Jackson v. Middle Peninsula Northern Neck Community Services Board et al, No. 3:2016cv00337 - Document 27 (E.D. Va. 2017)

Court Description: MEMORANDUM OPINION. Signed by District Judge John A. Gibney, Jr on 01/18/2017. (tjoh, )
Download PDF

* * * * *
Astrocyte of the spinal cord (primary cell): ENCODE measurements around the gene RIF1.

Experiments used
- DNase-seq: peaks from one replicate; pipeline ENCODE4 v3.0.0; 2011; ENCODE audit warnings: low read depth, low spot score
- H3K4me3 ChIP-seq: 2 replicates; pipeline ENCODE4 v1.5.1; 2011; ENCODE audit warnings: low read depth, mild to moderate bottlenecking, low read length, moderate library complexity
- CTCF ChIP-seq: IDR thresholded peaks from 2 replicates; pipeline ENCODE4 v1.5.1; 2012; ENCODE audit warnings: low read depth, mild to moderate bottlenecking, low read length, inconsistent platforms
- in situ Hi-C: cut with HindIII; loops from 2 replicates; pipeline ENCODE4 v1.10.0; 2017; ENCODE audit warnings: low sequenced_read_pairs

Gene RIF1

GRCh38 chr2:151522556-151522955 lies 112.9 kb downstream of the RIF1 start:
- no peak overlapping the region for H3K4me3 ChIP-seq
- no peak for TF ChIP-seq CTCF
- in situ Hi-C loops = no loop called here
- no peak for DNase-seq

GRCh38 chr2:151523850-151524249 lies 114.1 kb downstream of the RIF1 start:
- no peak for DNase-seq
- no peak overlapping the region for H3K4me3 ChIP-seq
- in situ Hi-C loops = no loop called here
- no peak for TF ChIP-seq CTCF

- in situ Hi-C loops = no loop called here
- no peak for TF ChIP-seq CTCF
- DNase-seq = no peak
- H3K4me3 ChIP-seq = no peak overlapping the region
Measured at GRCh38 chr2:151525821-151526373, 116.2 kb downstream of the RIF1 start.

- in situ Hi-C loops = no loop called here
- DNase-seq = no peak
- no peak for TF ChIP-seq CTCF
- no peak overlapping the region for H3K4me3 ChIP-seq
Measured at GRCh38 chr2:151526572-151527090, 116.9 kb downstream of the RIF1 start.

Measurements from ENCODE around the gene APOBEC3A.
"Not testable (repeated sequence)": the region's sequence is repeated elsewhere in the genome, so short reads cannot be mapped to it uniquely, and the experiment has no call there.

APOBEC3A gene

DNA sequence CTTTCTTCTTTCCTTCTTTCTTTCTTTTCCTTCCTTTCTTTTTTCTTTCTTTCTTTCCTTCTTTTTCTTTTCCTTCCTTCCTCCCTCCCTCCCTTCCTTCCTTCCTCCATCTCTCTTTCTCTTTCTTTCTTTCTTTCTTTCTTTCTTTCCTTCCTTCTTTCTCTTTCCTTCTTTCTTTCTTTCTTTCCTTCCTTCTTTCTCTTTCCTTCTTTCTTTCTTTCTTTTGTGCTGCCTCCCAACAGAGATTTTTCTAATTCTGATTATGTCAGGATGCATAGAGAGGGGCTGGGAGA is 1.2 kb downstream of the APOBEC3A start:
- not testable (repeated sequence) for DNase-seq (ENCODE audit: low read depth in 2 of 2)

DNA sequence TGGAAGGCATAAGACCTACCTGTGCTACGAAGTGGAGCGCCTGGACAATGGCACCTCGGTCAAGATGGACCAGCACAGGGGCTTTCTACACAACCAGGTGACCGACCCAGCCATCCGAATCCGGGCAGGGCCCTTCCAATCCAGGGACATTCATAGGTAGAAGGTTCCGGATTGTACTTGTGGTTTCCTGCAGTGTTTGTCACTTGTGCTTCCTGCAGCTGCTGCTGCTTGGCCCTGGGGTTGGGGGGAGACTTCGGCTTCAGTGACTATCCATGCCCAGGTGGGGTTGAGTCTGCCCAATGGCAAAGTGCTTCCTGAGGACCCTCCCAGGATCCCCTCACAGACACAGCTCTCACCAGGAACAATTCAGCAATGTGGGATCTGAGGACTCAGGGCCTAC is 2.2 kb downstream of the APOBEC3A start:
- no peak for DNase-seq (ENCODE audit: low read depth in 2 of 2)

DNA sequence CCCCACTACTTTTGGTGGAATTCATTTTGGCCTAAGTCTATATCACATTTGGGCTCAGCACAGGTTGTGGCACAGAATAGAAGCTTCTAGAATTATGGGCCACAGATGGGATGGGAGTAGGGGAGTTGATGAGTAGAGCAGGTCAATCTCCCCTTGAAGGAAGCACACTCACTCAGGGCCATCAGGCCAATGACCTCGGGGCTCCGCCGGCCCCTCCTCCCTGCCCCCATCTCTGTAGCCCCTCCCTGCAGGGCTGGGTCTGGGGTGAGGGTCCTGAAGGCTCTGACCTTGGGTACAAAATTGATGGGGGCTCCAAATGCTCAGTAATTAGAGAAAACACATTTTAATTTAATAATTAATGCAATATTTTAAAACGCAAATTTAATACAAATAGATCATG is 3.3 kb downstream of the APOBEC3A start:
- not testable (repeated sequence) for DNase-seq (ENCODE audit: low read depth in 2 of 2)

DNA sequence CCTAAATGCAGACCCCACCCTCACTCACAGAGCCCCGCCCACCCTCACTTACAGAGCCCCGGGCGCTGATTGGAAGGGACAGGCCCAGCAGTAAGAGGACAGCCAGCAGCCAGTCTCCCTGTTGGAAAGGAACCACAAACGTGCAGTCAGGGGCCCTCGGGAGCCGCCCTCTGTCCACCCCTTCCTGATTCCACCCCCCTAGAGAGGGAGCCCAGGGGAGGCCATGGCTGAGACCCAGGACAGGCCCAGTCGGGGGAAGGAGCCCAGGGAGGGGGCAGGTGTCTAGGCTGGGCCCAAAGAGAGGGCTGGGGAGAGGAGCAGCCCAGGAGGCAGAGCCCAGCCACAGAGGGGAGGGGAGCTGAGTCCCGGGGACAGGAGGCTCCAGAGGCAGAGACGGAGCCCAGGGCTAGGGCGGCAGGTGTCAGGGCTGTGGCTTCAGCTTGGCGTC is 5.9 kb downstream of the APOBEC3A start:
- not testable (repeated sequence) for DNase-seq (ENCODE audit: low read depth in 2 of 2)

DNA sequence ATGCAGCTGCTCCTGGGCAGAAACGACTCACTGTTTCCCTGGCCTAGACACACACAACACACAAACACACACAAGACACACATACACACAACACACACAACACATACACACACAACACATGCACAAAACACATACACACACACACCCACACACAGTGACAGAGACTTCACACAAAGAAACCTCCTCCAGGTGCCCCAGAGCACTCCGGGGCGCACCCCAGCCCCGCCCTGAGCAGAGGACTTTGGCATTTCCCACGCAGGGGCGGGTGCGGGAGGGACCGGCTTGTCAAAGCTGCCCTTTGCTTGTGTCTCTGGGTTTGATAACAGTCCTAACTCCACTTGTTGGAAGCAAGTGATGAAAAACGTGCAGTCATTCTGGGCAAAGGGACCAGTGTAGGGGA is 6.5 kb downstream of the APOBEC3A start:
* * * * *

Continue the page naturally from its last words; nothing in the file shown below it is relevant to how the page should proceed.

Jackson v. Middle Peninsula Northern Neck Community Services Board et al Doc. 27 IN THE UNITED STATES DISTRICT COURT FOR THE EASTERN DISTRICT OF VIRGINIA Richmond Division HARVEY E. JACKSON, Plaintiff, Civil Case No. 3:16-cv-00337-JAG V. MIDDLE PENINSULA NORTHERN NECK COMMUNITY SERVICES BOARD, CHARLES R. WALSH, JR., and WILLIAM F. WALLACE, Defendants. OPINION Middle Peninsula Northern Neck Community Services Board (the "CSB") fired Harvey Jackson for having a sexual relationship with a CSB client. Jackson did not know that his sexual partner was a client of the CSB. Jackson sued, alleging violations of various due process rights and defamation. The defendants have moved to dismiss all but one of the claims. Because the CSB's actions neither shock the conscience nor tend to incite violence, the Court GRANTS the defendants' motion to dismiss Counts II and IV. Because the termination-related letters sent by the CSB may contain false information, however, the Court DENIES the defendants' motion to dismiss Counts III and V. I. BACKGROUND The CSB serves the needs of individuals within its region who have issues associated with mental health, substance abuse, intellectual disabilities, and developmental disabilities. The CSB hired Jackson in 2011 as a Residential Facility Technician. In 2013, Jackson met Olivia Russell through a friend from church. Unbeknown to Jackson, Russell was a client of the CSB. In early 2015, Jackson and Russell began a consensual sexual relationship. Dockets.Justia.com On June 4, 2015, the CSB Director of Human Resources, William Wallace, met with Jackson and asked him about his relationship with Russell. Jackson admitted to having a sexual relationship with Russell and to giving her money when she ran short. During this meeting, Wallace instructed Jackson to stay away from Russell. Wallace never informed Jackson that Russell was a client of the CSB. Later that day, Wallace called Jackson and fired him. That same afternoon, the CSB Executive Director, Charles Walsh, Jr., sent a letter to Jackson confirming his termination. Walsh copied three other CSB employees on the letter, the Residential Services Coordinator, the District Manager, and the Residential House Manager. The letter stated in part: I am taking this action based on the interview you had with Mr. Wallace today wherein you admitted to having had a consensual sexual and otherwise inappropriate relationship with a CSB client. These actions are in direct violation of the [CSB] Policy Manual, paragraph 5.4D5 that prohibits relationships with clients of the nature you had admitted to have had. Your relationship with this client and the manner in which it was conducted is sufficiently egregious that I am left with no alternative but to remove you from CSB employment. (Am. Compl. ^ 39, Ex. C) (the "Termination Letter"). CSB Policy Manual H 5.4(D)(5) prohibits any employee from having "any inappropriate involvements and/or relationships" with clients. {Id. at H 40, Ex. D.) The policy defines this term to include "dual relationship, fraternization, [and] sexual contact." {Id.) In the days that followed, the CSB conducted an investigation into Jackson's relationship with Russell, interviewing Russell in the process. During this interview, Russell stated that she never told Jackson that she was a CSB client. At the end of the investigation, Walsh concluded that while Jackson had not exploited or abused Russell, his conduct violated CSB policy. On June 11, 2015, Walsh sent a letter to Russell (the "Russell Letter") informing her of the results of the investigation and that the CSB had taken "appropriate action." (Am. Compl. ^ 46, Ex. E.) After his termination from the CSB, Jackson applied for a job at Pamunkey Regional Jail. As part of the application process, the jail required Jackson to sign an "Authorization to Obtain Information" form to send to former employers. Jackson alleges that the CSB has a practice of releasing personnel files—including information regarding the reasons for termination—^to all inquiring employers. Pamunkey Regional Jail did not hire Jackson, nor did a number of other potential employers. II. discussion' Jackson alleges five counts in his complaint: (I) violation of procedural due process under the Fourteenth Amendment, 42 U.S.C. § 1983; (II) violation of substantive due process under the Fourteenth Amendment, specifically his right to privacy, 42 U.S.C. § 1983; (III) common law defamation; (IV) violation of Virginia's insulting words statute, Va. Code § 8.01-45; and (V) violation of substantive due process under the Fourteenth Amendment, specifically his liberty interest in his reputation, 42 U.S.C. § 1983. The defendants have moved to dismiss Counts II through V. ' A Rule 12(b)(6) motion to dismiss gauges the sufficiency of a complaint. Republican Party of N.C. V. Martin, 980 F.2d 943, 952 (4th Cir. 1992). In considering the motion, a court must accept all allegations in the complaint as true and draw all reasonable inferences in favor of the plaintiff. Nemet Chevrolet, Ltd. v. Consumeraffairs.com, Inc., 591 F.3d 250, 253 (4th Cir. 2009) (citing Edwards v. City ofGoldsboro, 178 F.3d 231, 244 (4th Cir. 1999)). "The tenet that a court must accept as true all of the allegations contained in a complaint[, however,] is inapplicable to legal conclusions." Ashcroft v. Iqbal, 556 U.S. 662, 678 (2009). To survive a Rule 12(b)(6) motion to dismiss, a complaint must state facts that, when accepted as true, "state a claim to relief that is plausible on its face." /d. (quoting Bell Atl. Corp. v. Twombly, 550 U.S. 544, 570 (2007)). Count II: Violation ofthe Right to Privacy In Count II, Jackson alleges that the CSB and Walsh infringed on "the right to privacy of employees of the CSB to engage in private, consensual, sexual relationships with individuals that they are unaware are clients and/or consumers of the CSB," violating the right to liberty protected by the Due Process Clause. (Am. Compl. H 88.) The parties argue about whether a constitutional right to privacy exists. The Court need not decide this question, however, because even if such a right does exist, the CSB's actions do not meet the standard for deprivation of the right. As a general matter, the "core concept" of substantive due process entails protection of fundamental rights and liberties against arbitrary governmental action. County ofSacramento v. Lewis^ 523 U.S. 833, 845 (1998). In determining what constitutes arbitrary governmental action, a court must first determine if the claim challenges executive action or legislative action. Id. at 846. In a challenge to executive action like in this case, "the threshold question is whether the behavior of the governmental officer is so egregious, so outrageous, that it may fairly be said to shock the contemporary conscience." Id. at 847 n.8. Conduct shocks the conscience when it is "intended to injure in some way unjustifiable by any government interest...." Id. at 849 (citing Daniels v. Williams, 474 U.S. 327, 331 (1986)). If the government action does not shock the conscience, then the due process claim fails. Hawkins v. Freeman, 195 F.3d 732, 738 (4th Cir. 1999). Only if the conduct passes this threshold test does the court look at the nature of the asserted interest. Id. In this case, the CSB serves vulnerable members of society. The fact that it fired an employee who had a sexual relationship with one of these vulnerable members does not shock anyone's conscience. The fact that the CSB did not wait to determine whether Jackson knew that Russell was a client of the CSB, while possibly unfair or hasty, still does not rise to the level of shocking the conscience. Accordingly, Jackson has failed to state a claim under Count 11. Count III: Defamation In Count III, Jackson alleges that the defendants defamed him in the Termination Letter and the Russell Letter. To state a claim for defamation, Jackson must allege: (1) publication of (2) an actionable statement with (3) the requisite intent. Jordan v. Kollman, 269 Va. 569, 575, 612 S.E.2d 203, 206 (2005). To qualify as actionable, the statement must be both false and defamatory. Id. Opinions generally do not meet the falsity requirement because a plaintiff cannot prove an opinion either true or false. An opinion may be actionable, however, "if the opinion can be reasonably interpreted to declare or imply untrue facts." Biospherics, Inc. v. Forbes, Inc., 151 F.3d 180, 184 (4th Cir. 1998) (citing Milkovich v. Lorain Journal Co., 497 U.S. 1, 20 (1990)).^ In determining whether a statement contains implied actionable facts, courts should consider "whether a reasonable listener would take the speaker to be basing his or her opinion on knowledge of facts of the sort than can be evaluated in a defamation suit." Reynolds V. Pionear, LLC, No. 3:15CV209, 2016 WL 1248866, at *4 (E.D. Va. Mar. 25, 2016) (alterations accepted and internal quotation marks omitted) (quoting Baylor, 2011 WL 1327396 at *11). In this case, the alleged actionable statements rest on the borderline between fact and opinion. Even if the statements are opinions, however, the Court finds that they plausibly imply underlying facts. Taken in the context of the entire letter, the statements plausibly imply that Jackson's relationship with Russell was egregious or inappropriate for more sinister reasons than ^See also Reynolds v. Pionear, LLC, No. 3:15CV209, 2016 WL 1248866, at *4 (E.D. Va. Mar. 25, 2016) ("[DJefendants can be held liable for defamation when a negative characterization is coupled with a clear but false implication that the [speaker] is privy to facts about the person that are unknown to the general [listener]." (internal quotations and citation omitted)); Hyland v. Raytheon Tech. Servs. Co., Ill Va. 40, 47, 670 S.E.2d 746, 751 (2009) ("[D]efamatory statements may be made by implication, inference, or insinuation."). the true reason for Jackson termination. For example, a reasonable observer could plausibly conclude from the statements in the Termination Letter that Jackson knew Russell was a client— and perhaps was involved in her treatment—and exploited her vulnerabilities in the course of their relationship. These implied facts could be proven true or false, making the statements actionable for defamation. Accordingly, Jackson has plausibly stated a claim for defamation.^ The CSB also asserts qualified privilege as to the Termination Letter because the CSB only published it to other relevant CSB employees. While Virginia law does recognize a qualified privilege for defamatory statements made between employees regarding disciplinary and termination matters,"* a plaintiff can overcome this privilege in a number of ways, including by showing actual malice or publication to a person with no interest in the subject matter. Echtenkamp v. London Cty. Pub. Sck, 263 F. Supp. 2d 1043, 1061-62 (E.D. Va. 2003). On this defense, this case needs more factual development, so the Court will not make a determination at this time. Count IV: Insulting Words In Count IV, Jackson alleges that the CSB and Walsh violated a Virginia statute that prohibits insulting words by sending the Termination Letter. Section 8.01-45 of the Virginia Code reads in full: "All words shall be actionable which from their usual construction and common acceptance are construed as insults and tend to violence and breach of the peace." Va. Code Ann. § 8.01-45. While similar to defamation, a cause of action for insulting words requires While the Court finds that Jackson's claim meets the lenient plausibility standard of a motion to dismiss, the Court has great doubts about his ability to discover facts sufficient to bolster his claim enough to overcome the higher bar at summary judgment. ^See Larimore v. Blaylock, 259 Va. 568, 572, 528 S.E.2d 119, 121 (2000); see also Echtenkamp V. Loudon Cty. Pub. Sck, 263 F. Supp. 2d 1043, 1061 (E.D. Va. 2003) ("[T]he privilege applies broadly to all statements related to 'employment matters,' provided the parties to the communication have a duty or interest in the subject matter."). that the statements tend to incite violence.^ Allen & Rocks, Inc. v. Dowell, 252 Va. 439, 441, 477 S.E.2d 741,742-43 (1996). In this case, Jackson points to the Termination Letter as the insulting words that "greatly upset Plaintiff." (Am. Compl. H124.) These facts do not plausibly allege any tendency to incite violence. In a similar case, Allen & Rocks, Inc. v. Dowell, the Supreme Court of Virginia held that words used in a telephone conversation about an employee termination did not tend to violence or breach of the peace. 252 Va. at 443, 477 S.E.2d at 743. While the Termination Letter may have upset Jackson, nothing indicates that the words used would prompt a violent reaction, from Jackson or any other reasonable person. Consequently, Jackson has failed to state a claim for insulting words. Count V: Violation ofthe Liberty Interest in Reputation Finally, in Count V, Jackson alleges that the defendants violated his liberty interest in his reputation. The Due Process Clause of the Fourteenth Amendment protects a person's "liberty to engage in any of the common occupations of life" and ensures "the right to due process where a person's good name, reputation, honor, or integrity is at stake because of what the government is doing to him." Sciolino v. City of Newport News^ 480 F.3d 642, 646 (4th Cir. 2007) (citations omitted). The government deprives an individual of this liberty interest without due process when statements made by the employer "(1) placed a stigma on his reputation; (2) were made public by the employer; (3) were made in conjunction with his termination or demotion; and ^See Goulmamine v. CVS Pharmacy, Inc., 138 F. Supp. 3d 652, 668 (E.D. Va. 2015) ("[IJnsult alone is not sufficient under the insulting word statute: a plaintiff must also plead sufficient facts such that a reasonable juror could find that the words have a 'clear and present tendency to incite violence.'"); Thompson v. Town of Front Royal, No. CIV. A. 5:98CV00083, 2000 WL 2>2922>1, at *4 (W.D. Va. Mar. 16, 2000) (stating that the insulting words statute "only penalize[s] words used in a verbal attack directed at a particular individual in a face to face confrontation that presents a clear and present danger of a violent physical reaction" (citing Hutchins v. Cecil, 44 Va. Cir. 380, 1998 WL 972093, at *4 (1998)). (4) were false." Id. (citing Stone v. Univ. ofMd. Med. Sys. Corp., 855 F.2d 167, 172 n.5 (4th Cir. 1988)). To meet the publication requirement, the plaintiff need only show that inspection of his personnel file by a prospective employer is likely, proof of actual dissemination is not required. Id. at 650. A plaintiff can show likelihood of dissemination in two ways. First, the plaintiff can prove that his former employer "has a practice of releasing personnel files to all inquiring employers." Id. Alternatively, the plaintiff can prove that "although his former employer releases personnel files only to certain inquiring employers, that he intends to apply to at least one of these employers." Id. In this case, for the same reasons Jackson plausibly alleged a false statement in Count III, he has plausibly alleged the falsity requirement here. As to the publication requirement, Jackson has alleged that the CSB likely released his personnel file to Pamunkey Regional Jail. Accordingly, Count V survives the defendants' motion to dismiss.^ III. CONCLUSION For these reasons, the Court GRANTS IN PART and DENIES IN PART the defendants' motion to dismiss. The Court will enter an appropriate order. Let the Clerk send a copy of this Opinion to all counsel of record. John A. Gibney, Jr. Date: Januarv 18. 2017 United States Distriot Ju Richmond, VA ^The Court declines to dismiss Count V based on qualified immunity at this time. 8